Yves’ two parter on numerals gets a nice mention on Daring Fireball.

Friday Five Fonts: Ambicase Fatface by Teeline Fonts

FontShop Friday Five: Welcome to August

We know you’re busy and the Internet is a crowded place, so we’ll try to give you a little reminder on Fridays of what’s going on out there. Below please find five recent FontShop-related threads that you may have missed.

August is Here with a New Newsletter

Did you miss our latest newsletter on Wednesday? Read it here. Then check out the great new selections from TypeTrust, Red Rooster, Alias, Emigre and Dalton Maag. You can subscribe to newsletters on this page to get this font deliciousness in your inbox twice a month.

Join the FontShop Team

We’re hiring in San Francisco! Join us as a Systems Admin & Architect or Entry-level Sales/Support Representative. Learn a little more about our customer support team here.

Let Us Be Your Resource

Did you know about our Education section or student discount? Learn about our resources here. FontBook can also be a great resource for those learning about type. Check out an interactive way to learn about classes and subclasses for each typeface.

On the FontFeed

Yves Peters highlights a new mini-documentary on type and the 2012 Typodarium. And don’t forget, you can win tickets to TYPO London!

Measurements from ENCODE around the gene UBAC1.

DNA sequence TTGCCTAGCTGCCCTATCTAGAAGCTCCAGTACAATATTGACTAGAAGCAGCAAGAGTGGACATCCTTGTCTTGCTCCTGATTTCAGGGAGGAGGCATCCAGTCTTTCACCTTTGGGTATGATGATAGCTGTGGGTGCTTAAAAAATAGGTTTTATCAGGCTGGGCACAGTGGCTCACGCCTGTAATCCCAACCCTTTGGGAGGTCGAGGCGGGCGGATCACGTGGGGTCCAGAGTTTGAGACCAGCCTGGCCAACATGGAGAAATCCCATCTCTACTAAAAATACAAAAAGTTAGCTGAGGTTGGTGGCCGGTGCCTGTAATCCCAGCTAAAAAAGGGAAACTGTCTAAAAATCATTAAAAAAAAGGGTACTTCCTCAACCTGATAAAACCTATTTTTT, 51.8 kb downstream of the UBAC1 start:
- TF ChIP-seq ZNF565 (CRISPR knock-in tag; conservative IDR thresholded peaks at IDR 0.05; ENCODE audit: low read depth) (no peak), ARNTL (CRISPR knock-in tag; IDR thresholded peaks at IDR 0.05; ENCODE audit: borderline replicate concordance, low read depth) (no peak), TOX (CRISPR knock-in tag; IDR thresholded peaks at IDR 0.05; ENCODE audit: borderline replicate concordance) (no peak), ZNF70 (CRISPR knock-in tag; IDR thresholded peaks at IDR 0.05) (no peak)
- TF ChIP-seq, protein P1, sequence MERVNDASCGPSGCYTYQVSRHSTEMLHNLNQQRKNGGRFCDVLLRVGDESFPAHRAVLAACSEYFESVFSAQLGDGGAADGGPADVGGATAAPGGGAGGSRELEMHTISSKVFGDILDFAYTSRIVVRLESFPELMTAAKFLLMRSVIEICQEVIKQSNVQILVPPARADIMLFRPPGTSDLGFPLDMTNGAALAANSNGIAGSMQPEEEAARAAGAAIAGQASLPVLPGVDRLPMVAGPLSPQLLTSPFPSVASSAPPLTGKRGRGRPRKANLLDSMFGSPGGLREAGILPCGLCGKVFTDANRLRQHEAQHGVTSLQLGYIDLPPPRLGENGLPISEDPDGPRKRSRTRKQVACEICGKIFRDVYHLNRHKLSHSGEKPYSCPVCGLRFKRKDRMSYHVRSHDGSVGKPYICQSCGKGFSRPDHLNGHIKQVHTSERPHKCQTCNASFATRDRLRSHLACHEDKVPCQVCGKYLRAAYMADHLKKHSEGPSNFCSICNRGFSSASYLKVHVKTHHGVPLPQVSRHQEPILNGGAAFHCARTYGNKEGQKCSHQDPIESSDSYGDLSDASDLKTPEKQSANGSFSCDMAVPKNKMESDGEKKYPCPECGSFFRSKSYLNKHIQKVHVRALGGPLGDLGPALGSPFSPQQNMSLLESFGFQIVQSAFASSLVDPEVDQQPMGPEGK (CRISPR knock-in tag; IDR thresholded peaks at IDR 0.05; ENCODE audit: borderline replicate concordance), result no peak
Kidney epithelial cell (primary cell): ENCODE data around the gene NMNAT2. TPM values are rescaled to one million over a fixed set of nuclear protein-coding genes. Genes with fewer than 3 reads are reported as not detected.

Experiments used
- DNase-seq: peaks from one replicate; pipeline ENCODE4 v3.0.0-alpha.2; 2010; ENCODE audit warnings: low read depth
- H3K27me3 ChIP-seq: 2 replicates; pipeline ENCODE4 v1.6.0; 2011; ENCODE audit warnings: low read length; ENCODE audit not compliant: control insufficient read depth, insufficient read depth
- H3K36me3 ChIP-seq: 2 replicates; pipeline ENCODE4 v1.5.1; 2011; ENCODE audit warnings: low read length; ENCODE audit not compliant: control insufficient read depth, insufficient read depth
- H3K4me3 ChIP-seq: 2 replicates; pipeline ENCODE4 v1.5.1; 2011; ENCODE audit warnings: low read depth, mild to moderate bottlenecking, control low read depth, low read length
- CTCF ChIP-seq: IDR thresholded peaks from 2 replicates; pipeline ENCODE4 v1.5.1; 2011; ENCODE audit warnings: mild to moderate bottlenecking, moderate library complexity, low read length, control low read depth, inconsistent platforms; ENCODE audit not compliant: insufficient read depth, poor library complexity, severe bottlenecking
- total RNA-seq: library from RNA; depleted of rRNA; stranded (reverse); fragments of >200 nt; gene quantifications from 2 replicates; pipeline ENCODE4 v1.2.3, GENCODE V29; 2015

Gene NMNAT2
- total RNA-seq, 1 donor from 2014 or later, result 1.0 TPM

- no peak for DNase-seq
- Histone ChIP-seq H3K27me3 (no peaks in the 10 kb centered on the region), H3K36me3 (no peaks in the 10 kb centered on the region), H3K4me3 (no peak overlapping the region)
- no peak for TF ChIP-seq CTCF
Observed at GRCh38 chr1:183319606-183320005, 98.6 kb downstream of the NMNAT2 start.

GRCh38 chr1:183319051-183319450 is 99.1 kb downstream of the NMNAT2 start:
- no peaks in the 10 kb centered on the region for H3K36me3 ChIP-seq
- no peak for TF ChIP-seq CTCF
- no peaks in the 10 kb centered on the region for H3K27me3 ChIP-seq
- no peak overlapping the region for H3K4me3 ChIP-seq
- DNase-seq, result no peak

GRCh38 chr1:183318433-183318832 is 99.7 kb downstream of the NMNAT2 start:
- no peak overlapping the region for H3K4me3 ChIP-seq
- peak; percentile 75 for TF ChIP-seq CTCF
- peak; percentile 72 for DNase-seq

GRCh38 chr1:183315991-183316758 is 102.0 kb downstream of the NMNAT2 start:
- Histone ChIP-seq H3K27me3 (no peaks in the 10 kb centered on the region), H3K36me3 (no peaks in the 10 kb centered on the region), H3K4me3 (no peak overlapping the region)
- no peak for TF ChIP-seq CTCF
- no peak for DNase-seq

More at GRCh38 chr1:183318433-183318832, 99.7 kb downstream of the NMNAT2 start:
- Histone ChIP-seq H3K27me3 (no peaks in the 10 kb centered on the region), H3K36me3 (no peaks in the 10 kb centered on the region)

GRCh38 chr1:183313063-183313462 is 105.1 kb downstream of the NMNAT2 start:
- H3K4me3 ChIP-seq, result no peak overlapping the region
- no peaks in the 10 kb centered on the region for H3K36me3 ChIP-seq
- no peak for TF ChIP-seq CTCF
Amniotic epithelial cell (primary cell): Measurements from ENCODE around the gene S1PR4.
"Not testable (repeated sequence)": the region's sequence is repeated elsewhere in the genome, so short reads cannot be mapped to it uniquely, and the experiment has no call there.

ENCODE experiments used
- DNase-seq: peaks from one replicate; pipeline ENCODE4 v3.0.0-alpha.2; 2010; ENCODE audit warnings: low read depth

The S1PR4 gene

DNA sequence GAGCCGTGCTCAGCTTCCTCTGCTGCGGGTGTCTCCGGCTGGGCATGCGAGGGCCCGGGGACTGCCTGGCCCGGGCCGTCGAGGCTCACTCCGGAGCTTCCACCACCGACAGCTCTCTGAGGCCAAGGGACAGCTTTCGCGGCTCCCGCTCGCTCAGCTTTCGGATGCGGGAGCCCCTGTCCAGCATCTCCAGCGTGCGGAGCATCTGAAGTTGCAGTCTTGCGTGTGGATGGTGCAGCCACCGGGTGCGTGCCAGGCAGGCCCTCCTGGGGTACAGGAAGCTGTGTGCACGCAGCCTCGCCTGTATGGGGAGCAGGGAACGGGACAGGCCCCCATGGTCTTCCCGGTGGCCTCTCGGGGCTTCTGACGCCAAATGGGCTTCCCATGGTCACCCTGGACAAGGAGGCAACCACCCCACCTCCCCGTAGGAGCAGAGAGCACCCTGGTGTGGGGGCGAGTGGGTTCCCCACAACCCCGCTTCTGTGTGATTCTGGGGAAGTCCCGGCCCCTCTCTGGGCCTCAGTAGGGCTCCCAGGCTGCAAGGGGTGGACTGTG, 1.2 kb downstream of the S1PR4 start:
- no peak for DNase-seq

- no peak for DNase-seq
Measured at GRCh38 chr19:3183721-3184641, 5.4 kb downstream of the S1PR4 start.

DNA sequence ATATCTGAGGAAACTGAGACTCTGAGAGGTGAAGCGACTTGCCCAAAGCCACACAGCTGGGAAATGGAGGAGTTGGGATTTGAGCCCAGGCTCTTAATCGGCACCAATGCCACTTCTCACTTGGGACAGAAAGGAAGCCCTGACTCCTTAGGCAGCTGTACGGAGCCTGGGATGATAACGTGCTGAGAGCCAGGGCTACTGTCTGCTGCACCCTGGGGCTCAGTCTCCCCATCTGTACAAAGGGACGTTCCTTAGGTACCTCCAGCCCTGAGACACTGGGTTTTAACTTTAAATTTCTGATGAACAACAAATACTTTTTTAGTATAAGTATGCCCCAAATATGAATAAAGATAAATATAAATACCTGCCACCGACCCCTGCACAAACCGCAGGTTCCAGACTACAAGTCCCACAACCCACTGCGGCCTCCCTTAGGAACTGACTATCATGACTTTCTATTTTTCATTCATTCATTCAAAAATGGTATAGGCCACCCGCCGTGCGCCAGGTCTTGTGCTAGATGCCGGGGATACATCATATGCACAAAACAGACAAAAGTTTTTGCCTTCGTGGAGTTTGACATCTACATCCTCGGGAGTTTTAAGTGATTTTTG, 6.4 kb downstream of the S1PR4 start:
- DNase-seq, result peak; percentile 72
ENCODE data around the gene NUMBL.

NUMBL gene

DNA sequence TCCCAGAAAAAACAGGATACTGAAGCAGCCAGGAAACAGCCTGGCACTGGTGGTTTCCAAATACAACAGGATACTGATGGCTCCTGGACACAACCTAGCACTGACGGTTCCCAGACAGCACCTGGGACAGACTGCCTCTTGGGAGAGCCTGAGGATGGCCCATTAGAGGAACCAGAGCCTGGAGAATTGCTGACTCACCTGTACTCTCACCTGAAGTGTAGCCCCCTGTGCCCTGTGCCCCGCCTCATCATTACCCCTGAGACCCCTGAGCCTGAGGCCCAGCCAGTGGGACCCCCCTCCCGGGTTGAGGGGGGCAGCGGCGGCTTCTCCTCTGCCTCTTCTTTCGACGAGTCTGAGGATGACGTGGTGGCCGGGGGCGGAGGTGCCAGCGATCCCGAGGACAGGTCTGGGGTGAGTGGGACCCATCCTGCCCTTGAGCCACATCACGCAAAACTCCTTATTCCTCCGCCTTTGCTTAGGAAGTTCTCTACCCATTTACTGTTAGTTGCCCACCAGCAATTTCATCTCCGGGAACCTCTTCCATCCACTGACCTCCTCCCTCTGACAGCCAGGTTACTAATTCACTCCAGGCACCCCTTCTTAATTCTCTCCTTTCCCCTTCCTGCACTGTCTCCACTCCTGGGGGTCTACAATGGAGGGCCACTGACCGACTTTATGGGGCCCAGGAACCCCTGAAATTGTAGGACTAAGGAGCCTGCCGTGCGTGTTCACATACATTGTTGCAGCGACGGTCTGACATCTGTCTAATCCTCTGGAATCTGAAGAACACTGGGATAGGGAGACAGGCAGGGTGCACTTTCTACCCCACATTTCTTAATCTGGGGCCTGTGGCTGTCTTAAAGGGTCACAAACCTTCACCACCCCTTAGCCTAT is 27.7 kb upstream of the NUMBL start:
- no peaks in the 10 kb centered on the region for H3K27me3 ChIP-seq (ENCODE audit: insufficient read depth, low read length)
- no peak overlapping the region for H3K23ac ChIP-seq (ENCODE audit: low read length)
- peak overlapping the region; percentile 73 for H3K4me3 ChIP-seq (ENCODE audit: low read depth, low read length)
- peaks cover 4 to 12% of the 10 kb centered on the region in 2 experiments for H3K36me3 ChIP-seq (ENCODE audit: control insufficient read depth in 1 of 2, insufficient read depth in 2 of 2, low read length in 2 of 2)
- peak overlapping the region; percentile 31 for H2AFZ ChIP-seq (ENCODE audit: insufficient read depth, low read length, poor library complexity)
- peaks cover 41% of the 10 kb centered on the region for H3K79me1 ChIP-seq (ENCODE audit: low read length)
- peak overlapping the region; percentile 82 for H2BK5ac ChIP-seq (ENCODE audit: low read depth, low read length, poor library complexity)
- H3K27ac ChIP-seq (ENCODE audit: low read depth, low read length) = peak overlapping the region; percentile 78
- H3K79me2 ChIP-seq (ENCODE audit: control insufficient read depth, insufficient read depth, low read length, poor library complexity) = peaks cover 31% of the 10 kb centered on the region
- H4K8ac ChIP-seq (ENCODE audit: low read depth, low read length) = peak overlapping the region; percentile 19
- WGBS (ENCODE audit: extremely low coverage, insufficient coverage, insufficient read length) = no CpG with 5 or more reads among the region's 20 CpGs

Visual, Meet Virtual

On August 24, FontShop San Francisco is hosting a designer meetup with a twist. We’ve partnered with the Storek Building to create Visual Meets Virtual, an opportunity for designers and developers to connect on projects. There will also be pizza, beer and fun.

Friday Five Fonts:  Packard New Style by Red Rooster and Rhythm by TypeTrust

FontBook Features: 5x Classier

Now that we’ve unleashed the FontBook iPad app on the world, we want to take some time to show you all the goodies packed inside. Watch for our FontBook Features posts throughout the coming weeks. Also, remember if you have general questions about app, we’ll keep our FAQs documented here.

As Yves Peters recently explained with his interview with the app development team on The FontFeed, one of the unique features of the app its robust classification system. With the involvement of type historian, typographer, author, and professor for Typography and Communikation Design at the Hochschule der Bildenden Künste Saar, Indra Kupferschmid, the team developed an impressive system of highlighting broad type categories and their subgroups.

Clicking into the “Classes” section of the app you’ll initially see the seven main type categories: Sans, Serif, Slab Serif, Blackletter, Script, Display, and Pi & Symbols. But dig in, by tapping a class, and you’ll find each class has five subclasses within each. It’s easy to get lost for hours checking out each one.

Sans Serif Subclasses

Serif Subclasses

Slab Serif Subclasses

Blackletter Subclasses

Script Subclasses

Display Subclasses

Pi & Symbols Subclasses

Staff Picks, July 2011